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Reactivation of thymidine kinase-defective herpes simplex virus is enhanced by nucleoside. / Tenser, Richard B.; Gaydos, Andrew; Hay, Kathleen A.

In: Journal of virology, Vol. 70, No. 2, 29.01.1996, p. 1271-1276.

Research output: Contribution to journalArticle

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N2 - Herpes simplex virus (HSV) mutants defective for thymidine kinase expression (TK-) have been reported to establish latent infection of sensory ganglia of mice, in that HSV latency-associated transcript is expressed, but to be defective for reactivation. In the present study, the mechanism of defective reactivation by TK- HSV was investigated. Latent infection established by each of three reactivation-defective HSV type 1 mutants was studied. Reactivation in explant culture was markedly enhanced by the addition of thymidine (dTdR) to the explant culture medium. Without added dTdR, reactivation occurred in 0 of 32 ganglia, while when dTdR (200 μM) was present, reactivation occurred in 32 of 37 ganglia (86%). Reactivation was minimal or did not occur after treatment with other nucleosides; specificity for dTdR would suggest the importance of dTdR nucleotide levels rather than more general nucleotide pool imbalance. Enhanced reactivation by dTdR was dose dependent and was blocked by acyclovir. While some degree of inhibition of TK- HSV by acyclovir may he expected, the complete block of dTdR-enhanced reactivation was unexpected. This result may suggest that HSV is particularly vulnerable during initial reactivation events. The mechanism of dTdR-enhanced reactivation of TK- HSV was further evaluated during in vivo infection by TK- HSV. For mice infected with TK- HSV, virus was undetectable in ganglia 3 days later. However, for mice infected with TK- HSV and treated with dTdR, virus was readily detected (2.8 x 103 PFU per ganglion). This result suggested that in vivo treatment with dTdR enhanced replication of TK- HSV in ganglion neurons. In turn, this suggests that in latently infected ganglia, dTdR-enhanced reactivation of TK- HSV occurred as a result of viral replication in neurons following initial reactivation events.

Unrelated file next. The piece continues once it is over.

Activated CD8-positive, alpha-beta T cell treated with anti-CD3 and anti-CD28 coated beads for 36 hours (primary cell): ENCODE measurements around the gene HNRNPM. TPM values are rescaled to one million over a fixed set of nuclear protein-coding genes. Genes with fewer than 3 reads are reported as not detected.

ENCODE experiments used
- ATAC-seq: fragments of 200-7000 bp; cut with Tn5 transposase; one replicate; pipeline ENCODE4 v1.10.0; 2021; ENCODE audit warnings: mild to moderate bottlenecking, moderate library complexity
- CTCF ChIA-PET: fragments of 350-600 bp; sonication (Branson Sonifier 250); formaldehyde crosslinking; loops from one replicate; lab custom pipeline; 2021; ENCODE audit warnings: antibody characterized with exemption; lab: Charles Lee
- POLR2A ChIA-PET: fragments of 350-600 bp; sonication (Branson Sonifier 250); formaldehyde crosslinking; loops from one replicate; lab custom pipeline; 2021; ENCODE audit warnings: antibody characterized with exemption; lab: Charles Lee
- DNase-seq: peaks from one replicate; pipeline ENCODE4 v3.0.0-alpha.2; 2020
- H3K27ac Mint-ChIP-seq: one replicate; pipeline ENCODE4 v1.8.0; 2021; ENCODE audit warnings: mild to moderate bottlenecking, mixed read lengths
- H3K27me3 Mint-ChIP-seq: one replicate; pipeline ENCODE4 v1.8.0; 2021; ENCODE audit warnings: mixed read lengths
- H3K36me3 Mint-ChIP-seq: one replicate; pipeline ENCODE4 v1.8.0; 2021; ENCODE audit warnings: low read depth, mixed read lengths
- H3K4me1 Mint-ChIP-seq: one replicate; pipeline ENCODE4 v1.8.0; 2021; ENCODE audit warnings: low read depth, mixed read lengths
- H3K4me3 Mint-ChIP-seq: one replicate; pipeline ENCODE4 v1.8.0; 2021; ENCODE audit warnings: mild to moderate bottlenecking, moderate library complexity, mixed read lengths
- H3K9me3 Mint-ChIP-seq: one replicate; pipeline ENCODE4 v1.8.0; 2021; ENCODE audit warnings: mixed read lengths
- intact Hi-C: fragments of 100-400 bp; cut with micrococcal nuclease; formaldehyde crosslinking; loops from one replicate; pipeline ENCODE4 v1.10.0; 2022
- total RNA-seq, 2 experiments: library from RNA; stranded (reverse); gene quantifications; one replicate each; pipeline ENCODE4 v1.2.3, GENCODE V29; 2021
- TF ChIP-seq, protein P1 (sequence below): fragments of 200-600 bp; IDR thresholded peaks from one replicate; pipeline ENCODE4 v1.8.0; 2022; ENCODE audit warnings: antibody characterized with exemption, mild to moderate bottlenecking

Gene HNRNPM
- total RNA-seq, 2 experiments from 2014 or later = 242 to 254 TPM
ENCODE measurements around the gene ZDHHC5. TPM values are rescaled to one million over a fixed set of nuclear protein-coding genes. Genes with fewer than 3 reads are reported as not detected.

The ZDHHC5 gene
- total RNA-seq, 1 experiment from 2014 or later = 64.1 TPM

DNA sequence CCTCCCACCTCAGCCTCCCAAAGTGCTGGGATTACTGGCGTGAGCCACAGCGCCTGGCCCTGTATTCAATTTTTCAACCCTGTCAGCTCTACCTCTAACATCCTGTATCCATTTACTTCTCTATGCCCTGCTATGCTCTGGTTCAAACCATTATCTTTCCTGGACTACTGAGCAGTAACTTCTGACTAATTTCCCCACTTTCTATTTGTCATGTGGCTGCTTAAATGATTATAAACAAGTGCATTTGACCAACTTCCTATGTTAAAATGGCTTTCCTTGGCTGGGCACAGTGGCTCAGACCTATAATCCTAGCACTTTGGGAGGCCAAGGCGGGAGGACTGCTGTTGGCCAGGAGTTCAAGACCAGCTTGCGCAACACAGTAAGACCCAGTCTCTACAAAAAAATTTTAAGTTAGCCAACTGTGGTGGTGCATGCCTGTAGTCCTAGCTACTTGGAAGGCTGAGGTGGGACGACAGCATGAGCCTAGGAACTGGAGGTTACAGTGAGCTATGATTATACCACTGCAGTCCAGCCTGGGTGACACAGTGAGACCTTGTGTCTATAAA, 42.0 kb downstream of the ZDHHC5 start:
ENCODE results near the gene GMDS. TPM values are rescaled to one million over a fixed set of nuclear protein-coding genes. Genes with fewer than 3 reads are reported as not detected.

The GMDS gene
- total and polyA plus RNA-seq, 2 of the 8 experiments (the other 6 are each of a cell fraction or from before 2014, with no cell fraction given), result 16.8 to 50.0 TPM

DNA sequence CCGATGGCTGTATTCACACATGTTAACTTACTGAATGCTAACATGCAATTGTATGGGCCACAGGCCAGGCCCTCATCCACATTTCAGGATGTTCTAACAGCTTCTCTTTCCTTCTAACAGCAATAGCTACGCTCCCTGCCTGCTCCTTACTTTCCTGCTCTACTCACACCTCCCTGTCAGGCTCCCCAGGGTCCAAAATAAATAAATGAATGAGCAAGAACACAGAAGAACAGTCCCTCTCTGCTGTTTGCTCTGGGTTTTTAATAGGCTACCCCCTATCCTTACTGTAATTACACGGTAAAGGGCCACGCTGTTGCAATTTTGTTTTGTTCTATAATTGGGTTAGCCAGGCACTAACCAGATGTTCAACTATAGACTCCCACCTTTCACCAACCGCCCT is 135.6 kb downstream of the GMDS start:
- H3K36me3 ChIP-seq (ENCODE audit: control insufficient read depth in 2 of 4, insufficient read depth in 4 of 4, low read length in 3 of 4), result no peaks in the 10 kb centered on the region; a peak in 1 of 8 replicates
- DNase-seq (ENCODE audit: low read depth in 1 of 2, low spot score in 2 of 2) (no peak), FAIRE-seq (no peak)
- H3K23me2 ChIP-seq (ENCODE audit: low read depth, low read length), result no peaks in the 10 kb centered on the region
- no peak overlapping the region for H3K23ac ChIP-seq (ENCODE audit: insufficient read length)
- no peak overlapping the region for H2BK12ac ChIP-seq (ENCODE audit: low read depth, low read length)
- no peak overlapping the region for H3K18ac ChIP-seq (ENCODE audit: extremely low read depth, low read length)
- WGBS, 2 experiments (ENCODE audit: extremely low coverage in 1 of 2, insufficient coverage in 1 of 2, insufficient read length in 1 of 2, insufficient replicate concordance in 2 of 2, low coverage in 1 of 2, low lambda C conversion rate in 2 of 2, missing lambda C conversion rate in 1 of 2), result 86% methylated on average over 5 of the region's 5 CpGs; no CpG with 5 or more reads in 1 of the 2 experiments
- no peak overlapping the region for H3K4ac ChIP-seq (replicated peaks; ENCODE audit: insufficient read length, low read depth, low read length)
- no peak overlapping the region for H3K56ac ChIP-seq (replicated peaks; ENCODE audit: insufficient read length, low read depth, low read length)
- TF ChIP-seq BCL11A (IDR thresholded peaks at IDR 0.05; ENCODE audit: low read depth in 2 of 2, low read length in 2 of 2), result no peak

AB - Herpes simplex virus (HSV) mutants defective for thymidine kinase expression (TK-) have been reported to establish latent infection of sensory ganglia of mice, in that HSV latency-associated transcript is expressed, but to be defective for reactivation. In the present study, the mechanism of defective reactivation by TK- HSV was investigated. Latent infection established by each of three reactivation-defective HSV type 1 mutants was studied. Reactivation in explant culture was markedly enhanced by the addition of thymidine (dTdR) to the explant culture medium. Without added dTdR, reactivation occurred in 0 of 32 ganglia, while when dTdR (200 μM) was present, reactivation occurred in 32 of 37 ganglia (86%). Reactivation was minimal or did not occur after treatment with other nucleosides; specificity for dTdR would suggest the importance of dTdR nucleotide levels rather than more general nucleotide pool imbalance. Enhanced reactivation by dTdR was dose dependent and was blocked by acyclovir. While some degree of inhibition of TK- HSV by acyclovir may he expected, the complete block of dTdR-enhanced reactivation was unexpected. This result may suggest that HSV is particularly vulnerable during initial reactivation events. The mechanism of dTdR-enhanced reactivation of TK- HSV was further evaluated during in vivo infection by TK- HSV. For mice infected with TK- HSV, virus was undetectable in ganglia 3 days later. However, for mice infected with TK- HSV and treated with dTdR, virus was readily detected (2.8 x 103 PFU per ganglion). This result suggested that in vivo treatment with dTdR enhanced replication of TK- HSV in ganglion neurons. In turn, this suggests that in latently infected ganglia, dTdR-enhanced reactivation of TK- HSV occurred as a result of viral replication in neurons following initial reactivation events.